When I was a kid I thought the school principal’s job just involved giving speeches at assemblies and walking around saying hello to people. If only. As a new study shows, school principals in Australia work an average of 56 hours a week and are stressed about not having enough time to devote to teaching and learning.

Researchers at the Australian Catholic University have been surveying Australian school leaders about their wellbeing every year since 2011 – the longest-running survey of its type in the world. The findings in their most recent report, released today, paint a worrying picture about the people in charge of Australian students, staff and schools.

On top of the workloads, almost half of those surveyed have experienced violence in their workplaces, and more than half have been threatened with it. As one respondent told the survey: “I have been ground down by the almost constant negativity, nastiness and violence within our community.”

Against this backdrop, it’s hardly surprising some 56% of those surveyed are seriously thinking about quitting. This is a huge problem, not just for the people involved but for the schools they lead and an education system trying to retain teachers and expertise.

As authors Paul Kidson, Herb Marsh and Theresa Dicke write today: “The challenge from this year’s report is stark and immediate: an exodus is potentially on the horizon.”

Judith Ireland

Education Editor

‘I have been ground down’: about 50% of Australian principals and other school leaders are thinking of quitting

Paul Kidson, Australian Catholic University; Herb Marsh, Australian Catholic University; Theresa Dicke, Australian Catholic University

A major survey of Australian school principals finds they are copping abuse from parents and students on top of huge workloads. Many experienced leaders say they might leave the profession.

Aged care workers have won a huge pay rise. What about the cleaners, cooks and admin staff who support them?

Matthew Xerri, Griffith University

Most of the indirect care workforce will only see a pay rise between 3% and 7%.

Grattan on Friday: Australian PMs did OK under Trump Mark 1. Could Albanese manage Trump Mark 2?

Michelle Grattan, University of Canberra

Kevin Rudd received gratuitous comments from Donald Trump this week, leading the opposition to try score political points. But the question remains how Albanese will manage a possible Trump Mark 2?

Building remote Indigenous homes well is hard, but they won’t cost $1.5 million each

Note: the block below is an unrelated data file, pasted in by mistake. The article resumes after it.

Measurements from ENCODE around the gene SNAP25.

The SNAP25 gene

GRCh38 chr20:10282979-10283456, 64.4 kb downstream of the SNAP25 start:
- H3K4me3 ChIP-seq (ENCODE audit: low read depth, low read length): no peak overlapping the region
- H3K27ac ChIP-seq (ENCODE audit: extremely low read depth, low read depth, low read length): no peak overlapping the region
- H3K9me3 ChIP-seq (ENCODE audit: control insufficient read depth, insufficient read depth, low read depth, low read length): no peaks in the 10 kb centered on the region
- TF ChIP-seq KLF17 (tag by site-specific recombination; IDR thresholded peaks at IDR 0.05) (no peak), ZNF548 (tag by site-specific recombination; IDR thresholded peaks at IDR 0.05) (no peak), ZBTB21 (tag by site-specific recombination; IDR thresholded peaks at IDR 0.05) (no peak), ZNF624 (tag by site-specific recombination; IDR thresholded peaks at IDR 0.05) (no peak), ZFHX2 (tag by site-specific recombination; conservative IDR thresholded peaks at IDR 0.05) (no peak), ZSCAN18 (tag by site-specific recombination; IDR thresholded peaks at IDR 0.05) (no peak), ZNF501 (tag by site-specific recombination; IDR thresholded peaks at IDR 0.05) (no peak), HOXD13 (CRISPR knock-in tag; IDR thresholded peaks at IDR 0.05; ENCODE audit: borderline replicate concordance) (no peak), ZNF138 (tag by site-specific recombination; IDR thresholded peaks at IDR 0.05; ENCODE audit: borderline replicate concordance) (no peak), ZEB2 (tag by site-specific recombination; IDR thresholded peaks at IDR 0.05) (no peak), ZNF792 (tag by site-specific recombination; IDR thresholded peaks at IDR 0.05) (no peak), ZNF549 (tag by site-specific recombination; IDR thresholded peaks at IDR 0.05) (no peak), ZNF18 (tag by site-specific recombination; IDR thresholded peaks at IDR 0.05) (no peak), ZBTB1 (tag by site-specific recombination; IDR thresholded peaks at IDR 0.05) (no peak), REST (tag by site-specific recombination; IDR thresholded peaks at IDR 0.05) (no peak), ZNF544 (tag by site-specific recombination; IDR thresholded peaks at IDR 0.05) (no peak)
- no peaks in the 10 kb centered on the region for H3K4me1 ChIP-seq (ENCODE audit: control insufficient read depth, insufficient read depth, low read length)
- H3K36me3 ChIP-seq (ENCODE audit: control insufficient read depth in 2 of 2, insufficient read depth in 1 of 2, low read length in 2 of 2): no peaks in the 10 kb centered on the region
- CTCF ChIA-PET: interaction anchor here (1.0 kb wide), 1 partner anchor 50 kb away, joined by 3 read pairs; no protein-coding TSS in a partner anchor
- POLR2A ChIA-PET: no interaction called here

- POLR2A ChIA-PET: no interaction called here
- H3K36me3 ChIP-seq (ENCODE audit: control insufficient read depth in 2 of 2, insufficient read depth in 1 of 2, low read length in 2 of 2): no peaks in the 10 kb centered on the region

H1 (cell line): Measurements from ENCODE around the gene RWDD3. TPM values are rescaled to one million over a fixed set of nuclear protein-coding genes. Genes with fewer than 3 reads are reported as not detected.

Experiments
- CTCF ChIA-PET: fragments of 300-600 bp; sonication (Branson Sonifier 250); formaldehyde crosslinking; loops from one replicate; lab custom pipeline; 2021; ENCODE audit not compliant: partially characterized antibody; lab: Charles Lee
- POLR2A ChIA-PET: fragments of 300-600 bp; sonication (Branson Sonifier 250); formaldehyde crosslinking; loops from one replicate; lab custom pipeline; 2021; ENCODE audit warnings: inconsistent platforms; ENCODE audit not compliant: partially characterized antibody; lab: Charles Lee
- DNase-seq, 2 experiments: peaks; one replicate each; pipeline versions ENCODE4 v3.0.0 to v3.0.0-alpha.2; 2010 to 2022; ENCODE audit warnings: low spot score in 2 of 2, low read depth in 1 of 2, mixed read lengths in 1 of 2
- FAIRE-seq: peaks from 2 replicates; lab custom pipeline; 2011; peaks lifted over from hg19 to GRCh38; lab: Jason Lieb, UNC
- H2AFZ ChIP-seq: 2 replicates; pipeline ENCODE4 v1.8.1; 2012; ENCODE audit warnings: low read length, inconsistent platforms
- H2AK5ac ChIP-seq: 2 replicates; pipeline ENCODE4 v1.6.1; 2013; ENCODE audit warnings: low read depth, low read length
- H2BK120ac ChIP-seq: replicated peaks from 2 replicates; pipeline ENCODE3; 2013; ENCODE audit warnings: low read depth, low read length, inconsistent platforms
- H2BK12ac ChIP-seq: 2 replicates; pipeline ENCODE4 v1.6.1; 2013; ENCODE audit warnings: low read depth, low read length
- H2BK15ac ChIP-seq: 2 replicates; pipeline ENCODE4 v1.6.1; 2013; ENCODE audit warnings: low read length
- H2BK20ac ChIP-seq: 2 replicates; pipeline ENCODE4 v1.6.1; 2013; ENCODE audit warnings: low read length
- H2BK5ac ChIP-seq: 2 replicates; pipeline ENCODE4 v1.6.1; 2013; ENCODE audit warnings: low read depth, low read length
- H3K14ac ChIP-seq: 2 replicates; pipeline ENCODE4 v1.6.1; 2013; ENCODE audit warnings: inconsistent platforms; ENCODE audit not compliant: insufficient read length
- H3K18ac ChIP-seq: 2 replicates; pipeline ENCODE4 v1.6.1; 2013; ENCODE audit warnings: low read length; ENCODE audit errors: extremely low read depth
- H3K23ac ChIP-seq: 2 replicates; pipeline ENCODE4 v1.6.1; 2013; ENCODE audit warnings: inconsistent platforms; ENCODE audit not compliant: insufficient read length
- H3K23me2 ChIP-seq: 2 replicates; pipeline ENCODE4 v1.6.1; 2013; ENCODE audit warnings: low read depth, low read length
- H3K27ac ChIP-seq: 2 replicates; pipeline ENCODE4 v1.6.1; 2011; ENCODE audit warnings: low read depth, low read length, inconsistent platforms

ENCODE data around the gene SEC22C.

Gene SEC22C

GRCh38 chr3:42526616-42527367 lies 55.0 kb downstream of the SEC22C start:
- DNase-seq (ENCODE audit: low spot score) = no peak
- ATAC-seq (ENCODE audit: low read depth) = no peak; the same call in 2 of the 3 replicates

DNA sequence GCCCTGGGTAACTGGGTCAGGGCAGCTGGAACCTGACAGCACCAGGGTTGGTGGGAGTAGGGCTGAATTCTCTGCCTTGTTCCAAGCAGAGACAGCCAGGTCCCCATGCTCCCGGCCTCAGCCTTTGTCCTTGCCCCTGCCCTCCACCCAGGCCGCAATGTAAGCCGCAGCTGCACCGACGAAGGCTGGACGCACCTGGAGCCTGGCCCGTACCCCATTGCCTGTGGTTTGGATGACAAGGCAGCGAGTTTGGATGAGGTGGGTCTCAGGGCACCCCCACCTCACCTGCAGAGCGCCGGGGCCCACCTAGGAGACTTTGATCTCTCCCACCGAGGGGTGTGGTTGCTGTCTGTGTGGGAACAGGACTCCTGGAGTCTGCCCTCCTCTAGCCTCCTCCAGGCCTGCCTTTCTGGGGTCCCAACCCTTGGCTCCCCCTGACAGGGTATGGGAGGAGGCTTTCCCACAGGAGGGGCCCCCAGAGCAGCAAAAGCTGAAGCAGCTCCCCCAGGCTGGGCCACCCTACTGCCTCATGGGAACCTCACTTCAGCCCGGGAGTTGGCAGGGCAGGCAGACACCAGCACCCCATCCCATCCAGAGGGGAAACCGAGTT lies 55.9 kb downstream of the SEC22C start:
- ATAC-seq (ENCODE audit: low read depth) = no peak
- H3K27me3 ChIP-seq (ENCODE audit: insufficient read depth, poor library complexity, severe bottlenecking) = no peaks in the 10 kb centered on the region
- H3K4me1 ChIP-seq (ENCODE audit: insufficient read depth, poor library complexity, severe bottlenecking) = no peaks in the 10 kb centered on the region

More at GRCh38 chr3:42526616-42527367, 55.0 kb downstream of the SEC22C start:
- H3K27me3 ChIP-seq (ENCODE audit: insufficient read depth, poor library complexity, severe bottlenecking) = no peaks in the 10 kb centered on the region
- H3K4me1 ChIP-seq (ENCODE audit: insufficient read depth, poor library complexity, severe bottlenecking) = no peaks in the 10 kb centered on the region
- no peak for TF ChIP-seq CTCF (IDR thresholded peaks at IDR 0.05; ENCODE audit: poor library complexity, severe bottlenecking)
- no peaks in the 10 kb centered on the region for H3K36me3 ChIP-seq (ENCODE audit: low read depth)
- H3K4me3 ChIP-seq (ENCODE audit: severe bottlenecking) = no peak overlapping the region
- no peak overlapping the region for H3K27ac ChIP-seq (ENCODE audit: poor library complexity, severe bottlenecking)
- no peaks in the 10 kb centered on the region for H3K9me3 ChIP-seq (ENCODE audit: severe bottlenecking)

Liam Grealy, Menzies School of Health Research

Much of the $4 billion to be spent over ten years will go into maintenance and the preparation of blocks. It will also build Indigenous employment and Indigenous skills.

A major report recommends more protections for LGBTQ+ students and teachers in religious schools. But this needs parliament’s support to become law

Sarah Moulds, University of South Australia

The federal government has just released a long-awaited report about anti-discrimination laws and religious schools in Australia.

Almost a third of Australia’s plant species may have to migrate south if we hit 3 degrees of warming

Julian Schrader, Macquarie University

Our plant species are pickier about their preferred temperature range than you would expect. That means many will have to move south, seeking cooler climes.

From Taylor Sheesh to The Smyths: why tribute acts can no longer be considered just cheap copies

Colin Outhwaite, Edith Cowan University

Perth has had as many as five tributes to Oasis in recent years. As large concerts get more expensive and inaccessible, tributes will become even more important.

Attempts to access Kate Middleton’s medical records are no surprise. Such breaches are all too common

Bruce Baer Arnold, University of Canberra

If it can happen to a future queen, it can happen to you. Maybe it already has.

Treatments tailored to you: how AI will change NZ healthcare, and what we have to get right first

Arindam Basu, University of Canterbury

As New Zealand readies itself for AI-assisted medical treatment targeted to individuals, officials need to ensure the benefits outweigh the risks.

Prestigious journals make it hard for scientists who don’t speak English to get published. And we all lose out

Henry Arenas-Castro, The University of Queensland

A study of 736 biological science journals showed only a small fraction are making efforts to foster a multilingual scientific community.

Friday essay: ‘A prisoner on the rack’ – how 19th-century Australian women wrote about marital rape

Zoe Smith, Australian National University

At a time when women had limited rights, writers found ways to raise the issues of coercion and control.

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